A genuine threat

Over the weekend, the Islamic extremists seeking to establish a caliphate in Iraq, Syria and beyond, cruelly beheaded a Japanese journalist and thereby retained the dubious distinction of being the jihadist group most detested by the world’s more civilized citizens.

And the rage is entirely justified. This is the 21st century and there simply is no way to justify or defend such infuriatingly primitive behavior.

So the Islamic State insurgency gets the world’s attention, and that’s understandable.

But let’s not ignore Boko Haram. In August, the Nigerian extremists declared an Islamic caliphate and now hold about 130 towns and villages, according to Amnesty International.

Just last month, more than 2,000 people were killed as Boko Haram destroyed at least 16 towns and villages. Another million have been displaced since the insurgency began in 2010.

The civilized world was horrified when Boko Haram kidnapped nearly 300 schoolgirls, and since then hundreds more — men and boys as well asgirls — have been seized by the rebels.

And there appears to be no government — or army — capable of deterring these insurgents.

National elections are scheduled for Feb. 14 and 28. Nigeria’s president, Goodluck Jonathan, and his ruling People’s Democratic Party will have a lot of explaining to do if they hope to be returned to power.

Writing in The Washington Post last week, Nnamdi Obasi, the Nigeria senior analyst for the International Crisis Group, cited three reasons why Nigeria has failed to protect its people and first, he wrote, is weak political leadership.

“Jonathan’s advisers claim he has long been restrained in fighting Boko Haram because he considers it a domestic crisis, needing subtle management,” he explained. “In reality, however, the president was often poorly informed, never grasped the gravity of the threat and failed to provide consistent and coherent policy guidance to drive an effective counterinsurgency.”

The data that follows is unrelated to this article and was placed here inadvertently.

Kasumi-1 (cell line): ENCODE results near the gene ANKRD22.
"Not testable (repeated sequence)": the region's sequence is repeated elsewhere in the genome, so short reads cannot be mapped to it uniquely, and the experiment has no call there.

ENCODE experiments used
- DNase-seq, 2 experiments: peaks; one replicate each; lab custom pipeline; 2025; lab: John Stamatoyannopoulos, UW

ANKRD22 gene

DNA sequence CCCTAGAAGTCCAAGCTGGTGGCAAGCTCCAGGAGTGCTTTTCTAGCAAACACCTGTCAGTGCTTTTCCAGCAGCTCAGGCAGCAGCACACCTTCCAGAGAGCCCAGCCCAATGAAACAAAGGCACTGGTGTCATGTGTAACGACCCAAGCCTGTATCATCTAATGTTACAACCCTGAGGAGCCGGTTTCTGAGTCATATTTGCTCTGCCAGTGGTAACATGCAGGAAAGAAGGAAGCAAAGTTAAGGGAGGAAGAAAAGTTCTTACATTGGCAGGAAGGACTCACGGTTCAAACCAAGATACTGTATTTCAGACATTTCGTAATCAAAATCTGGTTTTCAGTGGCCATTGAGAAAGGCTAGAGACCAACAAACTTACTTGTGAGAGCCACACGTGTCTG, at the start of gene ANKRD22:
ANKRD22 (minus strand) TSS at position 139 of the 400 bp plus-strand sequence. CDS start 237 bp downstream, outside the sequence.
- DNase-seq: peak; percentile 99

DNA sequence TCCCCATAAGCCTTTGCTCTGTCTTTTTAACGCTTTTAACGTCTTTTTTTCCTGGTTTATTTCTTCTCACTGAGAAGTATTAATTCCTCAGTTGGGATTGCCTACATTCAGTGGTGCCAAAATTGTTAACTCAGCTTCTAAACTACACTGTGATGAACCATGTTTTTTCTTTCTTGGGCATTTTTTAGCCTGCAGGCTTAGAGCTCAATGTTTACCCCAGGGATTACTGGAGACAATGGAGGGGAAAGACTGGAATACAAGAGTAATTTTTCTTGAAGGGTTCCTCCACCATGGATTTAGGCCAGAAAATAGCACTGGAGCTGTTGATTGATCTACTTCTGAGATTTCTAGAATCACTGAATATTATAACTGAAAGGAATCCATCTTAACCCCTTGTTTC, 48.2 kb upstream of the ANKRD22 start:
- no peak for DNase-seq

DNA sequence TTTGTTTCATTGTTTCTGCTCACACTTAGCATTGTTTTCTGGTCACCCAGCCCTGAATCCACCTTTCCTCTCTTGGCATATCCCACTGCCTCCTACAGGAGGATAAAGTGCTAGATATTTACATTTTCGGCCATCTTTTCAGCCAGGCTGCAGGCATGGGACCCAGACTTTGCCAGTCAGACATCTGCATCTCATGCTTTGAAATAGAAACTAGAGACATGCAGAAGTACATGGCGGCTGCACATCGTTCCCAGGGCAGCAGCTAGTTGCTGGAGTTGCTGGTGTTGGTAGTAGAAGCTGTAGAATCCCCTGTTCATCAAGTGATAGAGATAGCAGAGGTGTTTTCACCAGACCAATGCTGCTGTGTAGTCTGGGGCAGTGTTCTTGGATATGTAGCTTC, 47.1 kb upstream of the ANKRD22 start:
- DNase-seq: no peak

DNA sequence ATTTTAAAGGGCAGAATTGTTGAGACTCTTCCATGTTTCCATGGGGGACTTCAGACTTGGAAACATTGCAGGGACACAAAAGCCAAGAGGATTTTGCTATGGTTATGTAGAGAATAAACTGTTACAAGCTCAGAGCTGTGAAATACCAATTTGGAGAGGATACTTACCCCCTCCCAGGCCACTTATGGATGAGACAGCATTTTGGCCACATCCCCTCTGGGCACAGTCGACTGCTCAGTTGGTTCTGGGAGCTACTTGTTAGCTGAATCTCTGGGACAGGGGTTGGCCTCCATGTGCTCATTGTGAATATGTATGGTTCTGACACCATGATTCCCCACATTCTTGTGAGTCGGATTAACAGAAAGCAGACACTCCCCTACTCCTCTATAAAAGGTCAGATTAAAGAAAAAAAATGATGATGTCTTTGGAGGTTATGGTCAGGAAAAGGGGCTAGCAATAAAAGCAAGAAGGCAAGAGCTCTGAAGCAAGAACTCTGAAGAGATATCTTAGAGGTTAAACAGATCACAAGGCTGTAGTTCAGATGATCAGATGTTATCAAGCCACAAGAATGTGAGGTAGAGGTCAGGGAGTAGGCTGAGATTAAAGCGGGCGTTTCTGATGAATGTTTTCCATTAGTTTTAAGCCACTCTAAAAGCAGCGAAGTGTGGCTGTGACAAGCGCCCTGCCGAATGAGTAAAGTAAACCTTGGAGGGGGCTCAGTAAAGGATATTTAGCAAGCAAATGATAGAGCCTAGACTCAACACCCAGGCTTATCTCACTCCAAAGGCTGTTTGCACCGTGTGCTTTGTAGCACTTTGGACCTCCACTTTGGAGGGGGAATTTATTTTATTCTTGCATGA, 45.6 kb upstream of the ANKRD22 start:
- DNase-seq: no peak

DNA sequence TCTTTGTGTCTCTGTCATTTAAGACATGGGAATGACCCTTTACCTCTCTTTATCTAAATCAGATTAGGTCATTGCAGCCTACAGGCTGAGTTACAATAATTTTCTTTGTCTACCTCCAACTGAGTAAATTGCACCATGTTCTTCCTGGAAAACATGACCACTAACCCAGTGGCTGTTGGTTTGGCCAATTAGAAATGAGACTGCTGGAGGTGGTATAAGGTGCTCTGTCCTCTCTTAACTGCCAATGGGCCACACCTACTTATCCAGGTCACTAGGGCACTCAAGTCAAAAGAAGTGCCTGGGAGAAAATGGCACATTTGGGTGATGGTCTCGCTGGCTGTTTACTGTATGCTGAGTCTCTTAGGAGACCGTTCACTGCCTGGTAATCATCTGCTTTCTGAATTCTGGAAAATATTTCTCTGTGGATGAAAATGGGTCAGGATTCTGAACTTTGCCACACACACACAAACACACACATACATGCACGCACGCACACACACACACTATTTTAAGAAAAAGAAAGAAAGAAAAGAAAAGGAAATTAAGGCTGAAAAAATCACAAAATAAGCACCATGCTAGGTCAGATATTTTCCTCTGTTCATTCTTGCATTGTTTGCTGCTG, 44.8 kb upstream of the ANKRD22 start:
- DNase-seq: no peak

Weak security institutions are a second problem, he added, noting that the Nigerian military is not trained to fight an insurgency, especially one on the scale it faces in Boko Haram.

But, Obasi continued, “the affliction runs deeper. Corruption in procurement and administration, poor maintenance of acquired assets, human rights violations that alienate local support, low morale among troops demoralized by inadequate support and heavy casualties and sabotage by Boko Haram sympathizers have all undercut the military’s ability.”

Also, he wrote, “internal discontents have spiraled into mutinies” and that since last September 66 soldiers have been sentenced to death for mutiny and refusing orders to fight.

Although Nigeria had continued to insist on a force under the auspices of the Lake Chad Basin Commission, neighboring countries preferred to deploy a force authorized by the United Nations or the African Union.

And on Saturday, the 54-nation African Union moved ahead, agreeing to send 7,500 troops to fight Boko Haram. The decision has the approval of United Nations Secretary General Ban Ki-moon, adding to its legitimacy.

Earlier last week, Chad sent one warplane and troops to drive the insurgents out of a town on its border with northeastern Nigeria and that was the first offensive by foreign troops against the group on Nigerian soil.

So there is hope that the entire region will finally do something to thwart Boko Haram, although it’s too soon to know if the effort will be effective.

But the conflict will continue to draw less attention from western capitals, including Washington, than the jihadists fighting in Iraq and Syria.

That may be understandable, and yet it is regrettable too. Boko Haram is a genuine threat to the values westerners hold dear.

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